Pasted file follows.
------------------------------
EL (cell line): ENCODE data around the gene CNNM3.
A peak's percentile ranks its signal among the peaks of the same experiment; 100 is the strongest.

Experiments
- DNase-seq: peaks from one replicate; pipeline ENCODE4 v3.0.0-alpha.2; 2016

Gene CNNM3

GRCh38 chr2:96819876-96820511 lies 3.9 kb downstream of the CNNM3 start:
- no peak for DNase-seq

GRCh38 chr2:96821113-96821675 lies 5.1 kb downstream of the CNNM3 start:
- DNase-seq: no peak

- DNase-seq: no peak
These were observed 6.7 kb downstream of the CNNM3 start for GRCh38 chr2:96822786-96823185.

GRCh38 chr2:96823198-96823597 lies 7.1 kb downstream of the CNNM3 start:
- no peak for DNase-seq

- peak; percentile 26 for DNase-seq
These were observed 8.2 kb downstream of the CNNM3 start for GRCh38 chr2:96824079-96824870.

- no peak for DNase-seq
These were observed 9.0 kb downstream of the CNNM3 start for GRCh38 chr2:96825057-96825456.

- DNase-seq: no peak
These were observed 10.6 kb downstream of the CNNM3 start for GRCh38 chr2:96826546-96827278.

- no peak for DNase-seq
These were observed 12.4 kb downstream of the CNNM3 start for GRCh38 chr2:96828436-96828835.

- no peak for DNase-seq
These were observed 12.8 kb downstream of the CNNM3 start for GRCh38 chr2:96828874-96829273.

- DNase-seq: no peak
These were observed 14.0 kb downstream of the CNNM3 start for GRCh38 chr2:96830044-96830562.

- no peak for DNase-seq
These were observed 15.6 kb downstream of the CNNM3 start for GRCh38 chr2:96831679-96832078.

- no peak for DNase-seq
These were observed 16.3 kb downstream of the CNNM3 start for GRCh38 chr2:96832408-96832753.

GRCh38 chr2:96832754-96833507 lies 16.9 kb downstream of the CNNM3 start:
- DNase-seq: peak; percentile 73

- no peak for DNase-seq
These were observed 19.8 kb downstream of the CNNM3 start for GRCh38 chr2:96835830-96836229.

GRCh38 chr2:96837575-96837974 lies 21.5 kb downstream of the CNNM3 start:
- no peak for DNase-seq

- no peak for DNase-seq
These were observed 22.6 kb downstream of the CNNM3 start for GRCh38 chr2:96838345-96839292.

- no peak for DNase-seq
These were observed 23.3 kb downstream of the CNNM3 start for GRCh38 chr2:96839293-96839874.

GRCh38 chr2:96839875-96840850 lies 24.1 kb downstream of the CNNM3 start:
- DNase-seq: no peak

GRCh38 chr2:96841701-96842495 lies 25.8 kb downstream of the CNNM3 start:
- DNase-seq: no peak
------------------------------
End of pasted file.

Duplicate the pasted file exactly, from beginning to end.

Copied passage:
EL (cell line): ENCODE data around the gene CNNM3.
A peak's percentile ranks its signal among the peaks of the same experiment; 100 is the strongest.

Experiments
- DNase-seq: peaks from one replicate; pipeline ENCODE4 v3.0.0-alpha.2; 2016

Gene CNNM3

GRCh38 chr2:96819876-96820511 lies 3.9 kb downstream of the CNNM3 start:
- no peak for DNase-seq

GRCh38 chr2:96821113-96821675 lies 5.1 kb downstream of the CNNM3 start:
- DNase-seq: no peak

- DNase-seq: no peak
These were observed 6.7 kb downstream of the CNNM3 start for GRCh38 chr2:96822786-96823185.

GRCh38 chr2:96823198-96823597 lies 7.1 kb downstream of the CNNM3 start:
- no peak for DNase-seq

- peak; percentile 26 for DNase-seq
These were observed 8.2 kb downstream of the CNNM3 start for GRCh38 chr2:96824079-96824870.

- no peak for DNase-seq
These were observed 9.0 kb downstream of the CNNM3 start for GRCh38 chr2:96825057-96825456.

- DNase-seq: no peak
These were observed 10.6 kb downstream of the CNNM3 start for GRCh38 chr2:96826546-96827278.

- no peak for DNase-seq
These were observed 12.4 kb downstream of the CNNM3 start for GRCh38 chr2:96828436-96828835.

- no peak for DNase-seq
These were observed 12.8 kb downstream of the CNNM3 start for GRCh38 chr2:96828874-96829273.

- DNase-seq: no peak
These were observed 14.0 kb downstream of the CNNM3 start for GRCh38 chr2:96830044-96830562.

- no peak for DNase-seq
These were observed 15.6 kb downstream of the CNNM3 start for GRCh38 chr2:96831679-96832078.

- no peak for DNase-seq
These were observed 16.3 kb downstream of the CNNM3 start for GRCh38 chr2:96832408-96832753.

GRCh38 chr2:96832754-96833507 lies 16.9 kb downstream of the CNNM3 start:
- DNase-seq: peak; percentile 73

- no peak for DNase-seq
These were observed 19.8 kb downstream of the CNNM3 start for GRCh38 chr2:96835830-96836229.

GRCh38 chr2:96837575-96837974 lies 21.5 kb downstream of the CNNM3 start:
- no peak for DNase-seq

- no peak for DNase-seq
These were observed 22.6 kb downstream of the CNNM3 start for GRCh38 chr2:96838345-96839292.

- no peak for DNase-seq
These were observed 23.3 kb downstream of the CNNM3 start for GRCh38 chr2:96839293-96839874.

GRCh38 chr2:96839875-96840850 lies 24.1 kb downstream of the CNNM3 start:
- DNase-seq: no peak

GRCh38 chr2:96841701-96842495 lies 25.8 kb downstream of the CNNM3 start:
- DNase-seq: no peak